Navigation Links
Fighting cancer with lasers and nanoballoons that pop
Date:4/3/2014

BUFFALO, N.Y. Chemotherapeutic drugs excel at fighting cancer, but they're not so efficient at getting where they need to go.

They often interact with blood, bone marrow and other healthy bodily systems. This dilutes the drugs and causes unwanted side effects.

Now, researchers are developing a better delivery method by encapsulating the drugs in nanoballoons which are tiny modified liposomes that, upon being struck by a red laser, pop open and deliver concentrated doses of medicine.

Described April 3 in the journal Nature Communications, the innovation could improve cancer treatment, reduce its side effects and boost research about the disease, which annually kills millions of people worldwide.

"Why PoP-liposomes, or nanoballoons, open in response to an otherwise harmless red laser is still a bit of a mystery to us, but we have definitely unearthed a new and unique phenomenon," said corresponding author Jonathan Lovell, PhD, UB assistant professor of biomedical engineering. "Its potential for improving how we treat cancer is immense."

Additional authors include students and a research technician at UB, as well as collaborators from the University at Albany; Roswell Park Cancer Institute in Buffalo; and the University of Waterloo and McMaster University, both in Ontario, Canada.

Roughly 1,000 times thinner than human hair, nanoballoons consist of porphyrin, an organic compound, and phospholipid, a fat similar to vegetable oil. Like conventional chemotherapy, they would be delivered to patients intravenously.

But because the nanoballoons encapsulate the anti-cancer drugs, they diminish the drugs' interaction with healthy bodily systems.

In laboratory experiments performed with mice, Lovell hits the nanoballoon with a red laser at the target site in the body. The laser triggers the nanoballoons to pop open and release the drugs. As soon as the laser is turned off, the nanoballoons close, taking in proteins and molecules that might induce cancer growth. Doctors could then be able to retrieve the nanoballoons by drawing blood or taking a biopsy.

Thus, the nanotechnology could provide a "chemical snapshot" of the tumor's environment, which otherwise is very difficult to assess.

"Think of it this way," Lovell said. "The nanoballoon is a submarine. The drug is the cargo. We use a laser to open the submarine door which releases the drug. We close the door by turning the laser off. We then retrieve the submarine as it circulates through the bloodstream."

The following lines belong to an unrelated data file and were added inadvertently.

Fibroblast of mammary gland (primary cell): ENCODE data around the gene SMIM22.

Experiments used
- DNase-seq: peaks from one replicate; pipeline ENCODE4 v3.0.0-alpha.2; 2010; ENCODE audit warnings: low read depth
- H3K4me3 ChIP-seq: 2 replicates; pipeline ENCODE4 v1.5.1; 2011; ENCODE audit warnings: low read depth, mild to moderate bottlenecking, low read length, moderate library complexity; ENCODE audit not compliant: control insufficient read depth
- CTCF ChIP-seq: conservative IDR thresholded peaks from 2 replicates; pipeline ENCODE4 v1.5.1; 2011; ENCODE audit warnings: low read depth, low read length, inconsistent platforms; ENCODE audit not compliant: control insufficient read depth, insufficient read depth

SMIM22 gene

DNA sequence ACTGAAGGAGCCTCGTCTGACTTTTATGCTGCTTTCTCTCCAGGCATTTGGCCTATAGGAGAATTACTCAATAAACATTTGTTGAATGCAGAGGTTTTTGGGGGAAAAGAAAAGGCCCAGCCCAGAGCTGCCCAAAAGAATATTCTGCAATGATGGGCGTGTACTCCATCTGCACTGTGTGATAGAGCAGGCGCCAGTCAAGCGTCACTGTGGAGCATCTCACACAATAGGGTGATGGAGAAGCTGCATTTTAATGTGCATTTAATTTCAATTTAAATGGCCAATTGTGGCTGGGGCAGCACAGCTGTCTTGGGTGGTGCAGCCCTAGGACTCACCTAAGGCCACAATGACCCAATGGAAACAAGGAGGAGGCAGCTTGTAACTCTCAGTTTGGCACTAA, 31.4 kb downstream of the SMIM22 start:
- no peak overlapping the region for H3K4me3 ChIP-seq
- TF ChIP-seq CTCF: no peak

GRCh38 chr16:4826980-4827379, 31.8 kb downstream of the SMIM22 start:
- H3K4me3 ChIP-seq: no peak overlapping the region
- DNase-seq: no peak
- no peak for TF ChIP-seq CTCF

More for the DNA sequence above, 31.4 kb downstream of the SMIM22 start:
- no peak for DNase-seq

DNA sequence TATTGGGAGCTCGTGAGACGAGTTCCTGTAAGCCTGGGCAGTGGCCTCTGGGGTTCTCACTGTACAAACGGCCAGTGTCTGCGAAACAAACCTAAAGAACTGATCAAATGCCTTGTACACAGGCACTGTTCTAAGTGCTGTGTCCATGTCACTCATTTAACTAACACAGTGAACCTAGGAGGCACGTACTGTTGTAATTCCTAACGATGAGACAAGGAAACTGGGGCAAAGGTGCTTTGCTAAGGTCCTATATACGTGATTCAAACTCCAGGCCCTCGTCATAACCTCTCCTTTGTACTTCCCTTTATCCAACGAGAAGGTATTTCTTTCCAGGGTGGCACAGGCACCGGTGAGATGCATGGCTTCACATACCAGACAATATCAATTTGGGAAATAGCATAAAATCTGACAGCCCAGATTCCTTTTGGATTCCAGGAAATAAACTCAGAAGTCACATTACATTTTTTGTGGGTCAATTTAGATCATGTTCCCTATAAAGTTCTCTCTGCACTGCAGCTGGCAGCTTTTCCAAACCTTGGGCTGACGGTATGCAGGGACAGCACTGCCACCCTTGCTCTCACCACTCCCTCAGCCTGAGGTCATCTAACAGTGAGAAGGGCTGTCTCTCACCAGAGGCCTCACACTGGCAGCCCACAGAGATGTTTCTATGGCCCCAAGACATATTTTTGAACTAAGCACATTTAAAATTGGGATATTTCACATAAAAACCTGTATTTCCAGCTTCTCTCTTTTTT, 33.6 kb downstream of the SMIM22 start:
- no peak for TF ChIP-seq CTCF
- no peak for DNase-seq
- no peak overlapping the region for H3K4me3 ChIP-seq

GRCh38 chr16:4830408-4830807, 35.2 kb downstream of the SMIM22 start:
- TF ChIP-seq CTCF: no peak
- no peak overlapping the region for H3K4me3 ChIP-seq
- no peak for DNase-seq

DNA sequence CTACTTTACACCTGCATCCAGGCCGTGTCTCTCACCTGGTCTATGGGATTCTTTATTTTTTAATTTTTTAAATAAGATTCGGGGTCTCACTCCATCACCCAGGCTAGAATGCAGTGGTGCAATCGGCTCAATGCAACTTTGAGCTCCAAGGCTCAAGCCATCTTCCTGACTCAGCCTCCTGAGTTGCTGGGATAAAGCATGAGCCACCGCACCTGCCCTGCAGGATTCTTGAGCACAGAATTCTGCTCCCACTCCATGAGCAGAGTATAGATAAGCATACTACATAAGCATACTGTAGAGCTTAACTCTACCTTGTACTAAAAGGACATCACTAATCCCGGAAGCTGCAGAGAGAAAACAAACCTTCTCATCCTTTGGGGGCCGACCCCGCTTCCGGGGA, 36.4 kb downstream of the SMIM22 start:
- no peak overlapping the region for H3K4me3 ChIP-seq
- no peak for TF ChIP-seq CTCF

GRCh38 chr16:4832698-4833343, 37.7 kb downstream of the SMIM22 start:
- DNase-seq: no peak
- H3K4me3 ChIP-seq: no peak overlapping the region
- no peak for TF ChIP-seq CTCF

Lovell will continue fundamental studies to better understand why the treatment works so well in destroying tumors in mice, and to optimize the process. Human trials could start within five years, he said.


'/>"/>

Contact: Cory Nealon
cmnealon@buffalo.edu
University at Buffalo
Source:Eurekalert

Related biology news :

1. Fighting antibiotic resistance with molecular drill bits
2. Success of new bug-fighting approach may vary from field to field
3. Caltech-developed method for delivering HIV-fighting antibodies proven even more promising
4. Fighting flies
5. New strategy emerges for fighting drug-resistant malaria
6. Illinois scientists put cancer-fighting power back into frozen broccoli
7. The duck genome provides new insight into fighting bird flu
8. Germ-fighting vaccine system makes great strides in delivery
9. Biosensor that detects antibiotic resistance brings us one step closer to fighting superbugs
10. Fighting bacteria with a new genre of antibodies
11. Fighting GM crop vandalism with a government-protected research site
Post Your Comments:
*Name:
*Comment:
*Email:
(Date:3/27/2017)... March 27, 2017  Catholic Health Services (CHS) ... Systems Society (HIMSS) Analytics for achieving Stage 6 ... sm . In addition, CHS previously earned a ... using an electronic medical record (EMR). ... level of EMR usage in an outpatient setting.  ...
(Date:3/23/2017)... PUNE, India , March 23, 2017 The report ... Equipment, Touchless Biometric), Industry, and Geography - Global Forecast to 2022", published by ... growing at a CAGR of 29.63% between 2017 and 2022. ... ... Logo ...
(Date:3/22/2017)... 2017 Optimove , provider of ... such as 1-800-Flowers and AdoreMe, today announced two ... Replenishment. Using Optimove,s machine learning algorithms, these features ... replenishment recommendations to their customers based not just ... customer intent drawn from a complex web of ...
Breaking Biology News(10 mins):
(Date:9/19/2017)... , ... September 19, 2017 , ... ... largest group of funded early-stage tech companies. “Grit” author Angela Duckworth and her ... joining the ic@3401 community is Cooley, an international law firm with decades of ...
(Date:9/19/2017)... ... 2017 , ... The new and improved Oakton® pocket testers, from Cole-Parmer, stand ... with a new cap design that is versatile, functional and leakproof. They are ideal ... test water quality. , The Oakton pocket testers have many user-friendly and functional features. ...
(Date:9/19/2017)... , Sept. 19, 2017 ValGenesis Inc., ... (VLMS) is pleased to announce the strategic partnership with ... provide clients with validation services using the latest technology ... VTI will provide clients with efficient and cost-effective validation ... marketing partner for the ValGenesis VLMS system. ...
(Date:9/19/2017)... ... 2017 , ... Molecular Devices, LLC, a leader in protein ... the CloneSelect™ Single-Cell Printer™ in North America. This novel system utilizes sophisticated ... documentation of monoclonality for use in cell line development. , Clonal cell ...
Breaking Biology Technology: